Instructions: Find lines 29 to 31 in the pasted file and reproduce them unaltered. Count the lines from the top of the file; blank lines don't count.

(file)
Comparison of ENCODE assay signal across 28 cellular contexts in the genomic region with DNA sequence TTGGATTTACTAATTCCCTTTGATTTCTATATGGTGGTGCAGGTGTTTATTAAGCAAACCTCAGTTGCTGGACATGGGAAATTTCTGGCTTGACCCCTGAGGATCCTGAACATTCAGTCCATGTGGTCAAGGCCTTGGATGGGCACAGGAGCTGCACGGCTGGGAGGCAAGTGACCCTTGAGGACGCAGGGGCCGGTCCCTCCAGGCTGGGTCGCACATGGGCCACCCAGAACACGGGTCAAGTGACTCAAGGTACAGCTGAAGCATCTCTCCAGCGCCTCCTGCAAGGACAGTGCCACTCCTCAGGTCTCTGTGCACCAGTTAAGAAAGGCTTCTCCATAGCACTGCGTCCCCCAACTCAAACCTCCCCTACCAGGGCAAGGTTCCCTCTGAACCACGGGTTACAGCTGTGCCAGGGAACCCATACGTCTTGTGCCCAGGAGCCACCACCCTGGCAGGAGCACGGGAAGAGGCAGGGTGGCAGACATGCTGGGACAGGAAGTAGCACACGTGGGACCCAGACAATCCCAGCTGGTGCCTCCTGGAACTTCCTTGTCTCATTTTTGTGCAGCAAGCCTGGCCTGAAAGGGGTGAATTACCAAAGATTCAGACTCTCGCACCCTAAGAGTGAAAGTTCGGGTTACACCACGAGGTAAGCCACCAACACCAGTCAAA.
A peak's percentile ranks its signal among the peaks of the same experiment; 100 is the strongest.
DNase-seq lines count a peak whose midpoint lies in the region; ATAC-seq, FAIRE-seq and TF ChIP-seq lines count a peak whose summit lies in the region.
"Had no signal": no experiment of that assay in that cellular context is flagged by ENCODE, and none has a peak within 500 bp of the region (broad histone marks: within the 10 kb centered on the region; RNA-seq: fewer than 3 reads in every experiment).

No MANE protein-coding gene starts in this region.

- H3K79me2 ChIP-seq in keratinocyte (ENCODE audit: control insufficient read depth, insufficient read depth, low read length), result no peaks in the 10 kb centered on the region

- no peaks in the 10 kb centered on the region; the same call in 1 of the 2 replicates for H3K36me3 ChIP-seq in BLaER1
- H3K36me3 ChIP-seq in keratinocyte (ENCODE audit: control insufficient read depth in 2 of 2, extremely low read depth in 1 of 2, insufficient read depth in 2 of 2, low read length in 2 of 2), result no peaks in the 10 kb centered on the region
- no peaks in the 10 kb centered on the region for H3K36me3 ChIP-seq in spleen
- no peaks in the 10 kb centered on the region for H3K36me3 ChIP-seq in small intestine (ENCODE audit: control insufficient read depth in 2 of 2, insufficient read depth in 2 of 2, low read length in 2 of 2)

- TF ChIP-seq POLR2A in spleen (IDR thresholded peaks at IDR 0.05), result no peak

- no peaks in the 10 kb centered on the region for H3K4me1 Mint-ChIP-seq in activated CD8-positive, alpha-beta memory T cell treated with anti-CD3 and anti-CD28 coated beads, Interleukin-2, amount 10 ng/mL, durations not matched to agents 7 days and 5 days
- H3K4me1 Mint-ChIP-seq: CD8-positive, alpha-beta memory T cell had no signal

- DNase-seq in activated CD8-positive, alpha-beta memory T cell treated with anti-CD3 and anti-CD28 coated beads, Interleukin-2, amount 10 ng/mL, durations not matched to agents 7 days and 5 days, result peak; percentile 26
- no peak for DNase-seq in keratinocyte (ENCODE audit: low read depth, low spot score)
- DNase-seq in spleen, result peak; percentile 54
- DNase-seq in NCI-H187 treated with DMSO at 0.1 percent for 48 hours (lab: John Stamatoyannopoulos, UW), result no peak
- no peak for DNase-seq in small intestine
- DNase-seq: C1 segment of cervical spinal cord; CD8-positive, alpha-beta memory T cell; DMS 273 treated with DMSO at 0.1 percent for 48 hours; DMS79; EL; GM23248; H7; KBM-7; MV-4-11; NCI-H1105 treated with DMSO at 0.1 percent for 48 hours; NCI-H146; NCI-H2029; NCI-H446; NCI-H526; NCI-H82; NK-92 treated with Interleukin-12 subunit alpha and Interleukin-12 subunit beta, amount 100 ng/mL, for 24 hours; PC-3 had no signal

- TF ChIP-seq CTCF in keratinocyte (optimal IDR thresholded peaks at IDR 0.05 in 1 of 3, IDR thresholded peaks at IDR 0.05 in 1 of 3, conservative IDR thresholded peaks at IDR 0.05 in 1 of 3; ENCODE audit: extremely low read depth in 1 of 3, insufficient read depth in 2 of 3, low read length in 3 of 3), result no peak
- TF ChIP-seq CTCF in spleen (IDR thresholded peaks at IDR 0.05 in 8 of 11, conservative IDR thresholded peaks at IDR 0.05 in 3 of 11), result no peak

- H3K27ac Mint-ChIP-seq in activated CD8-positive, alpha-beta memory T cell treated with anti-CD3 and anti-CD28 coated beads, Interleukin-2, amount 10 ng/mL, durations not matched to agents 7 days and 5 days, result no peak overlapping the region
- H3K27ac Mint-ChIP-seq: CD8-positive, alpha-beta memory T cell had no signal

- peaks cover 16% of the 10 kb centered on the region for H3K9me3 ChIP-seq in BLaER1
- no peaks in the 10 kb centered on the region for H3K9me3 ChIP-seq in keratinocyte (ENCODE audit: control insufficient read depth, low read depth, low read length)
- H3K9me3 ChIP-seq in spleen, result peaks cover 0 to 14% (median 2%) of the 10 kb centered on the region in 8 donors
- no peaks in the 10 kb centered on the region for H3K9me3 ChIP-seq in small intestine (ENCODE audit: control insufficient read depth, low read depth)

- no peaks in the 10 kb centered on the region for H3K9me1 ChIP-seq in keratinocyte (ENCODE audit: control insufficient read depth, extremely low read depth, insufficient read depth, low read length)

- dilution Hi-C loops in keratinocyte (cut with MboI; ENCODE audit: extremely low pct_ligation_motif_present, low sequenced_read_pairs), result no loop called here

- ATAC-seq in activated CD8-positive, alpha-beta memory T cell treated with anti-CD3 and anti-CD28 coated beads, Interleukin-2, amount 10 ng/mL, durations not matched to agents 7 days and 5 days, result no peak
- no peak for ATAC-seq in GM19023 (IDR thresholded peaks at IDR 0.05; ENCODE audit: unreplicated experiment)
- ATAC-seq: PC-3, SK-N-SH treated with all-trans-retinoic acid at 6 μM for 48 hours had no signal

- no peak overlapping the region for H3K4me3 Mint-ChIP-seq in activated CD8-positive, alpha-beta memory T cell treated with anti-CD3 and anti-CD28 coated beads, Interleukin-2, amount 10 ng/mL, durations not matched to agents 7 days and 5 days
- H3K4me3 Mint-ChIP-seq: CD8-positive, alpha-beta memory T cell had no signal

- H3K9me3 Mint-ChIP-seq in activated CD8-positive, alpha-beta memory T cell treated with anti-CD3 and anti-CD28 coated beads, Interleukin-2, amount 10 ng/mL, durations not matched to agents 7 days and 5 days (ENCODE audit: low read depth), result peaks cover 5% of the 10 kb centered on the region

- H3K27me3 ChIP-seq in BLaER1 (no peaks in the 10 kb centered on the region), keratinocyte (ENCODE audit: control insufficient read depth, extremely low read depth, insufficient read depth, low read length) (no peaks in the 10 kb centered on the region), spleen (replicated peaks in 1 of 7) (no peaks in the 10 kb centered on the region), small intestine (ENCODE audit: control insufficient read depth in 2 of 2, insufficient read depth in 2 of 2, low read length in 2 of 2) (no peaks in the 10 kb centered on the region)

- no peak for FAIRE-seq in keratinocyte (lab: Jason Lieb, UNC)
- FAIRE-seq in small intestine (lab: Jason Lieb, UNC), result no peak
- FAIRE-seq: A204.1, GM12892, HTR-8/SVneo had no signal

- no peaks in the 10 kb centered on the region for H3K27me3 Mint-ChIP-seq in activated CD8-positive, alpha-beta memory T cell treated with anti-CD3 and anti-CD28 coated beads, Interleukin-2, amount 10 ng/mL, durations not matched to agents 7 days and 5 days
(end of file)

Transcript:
- dilution Hi-C loops in keratinocyte (cut with MboI; ENCODE audit: extremely low pct_ligation_motif_present, low sequenced_read_pairs), result no loop called here

- ATAC-seq in activated CD8-positive, alpha-beta memory T cell treated with anti-CD3 and anti-CD28 coated beads, Interleukin-2, amount 10 ng/mL, durations not matched to agents 7 days and 5 days, result no peak
- no peak for ATAC-seq in GM19023 (IDR thresholded peaks at IDR 0.05; ENCODE audit: unreplicated experiment)